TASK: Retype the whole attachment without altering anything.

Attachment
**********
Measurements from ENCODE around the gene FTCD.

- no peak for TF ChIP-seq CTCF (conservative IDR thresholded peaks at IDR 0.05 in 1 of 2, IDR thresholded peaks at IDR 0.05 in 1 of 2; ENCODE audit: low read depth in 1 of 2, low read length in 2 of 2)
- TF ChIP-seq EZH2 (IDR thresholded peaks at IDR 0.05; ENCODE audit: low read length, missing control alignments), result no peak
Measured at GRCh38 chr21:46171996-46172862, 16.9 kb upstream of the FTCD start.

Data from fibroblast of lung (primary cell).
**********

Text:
Measurements from ENCODE around the gene FTCD.

- no peak for TF ChIP-seq CTCF (conservative IDR thresholded peaks at IDR 0.05 in 1 of 2, IDR thresholded peaks at IDR 0.05 in 1 of 2; ENCODE audit: low read depth in 1 of 2, low read length in 2 of 2)
- TF ChIP-seq EZH2 (IDR thresholded peaks at IDR 0.05; ENCODE audit: low read length, missing control alignments), result no peak
Measured at GRCh38 chr21:46171996-46172862, 16.9 kb upstream of the FTCD start.

Data from fibroblast of lung (primary cell).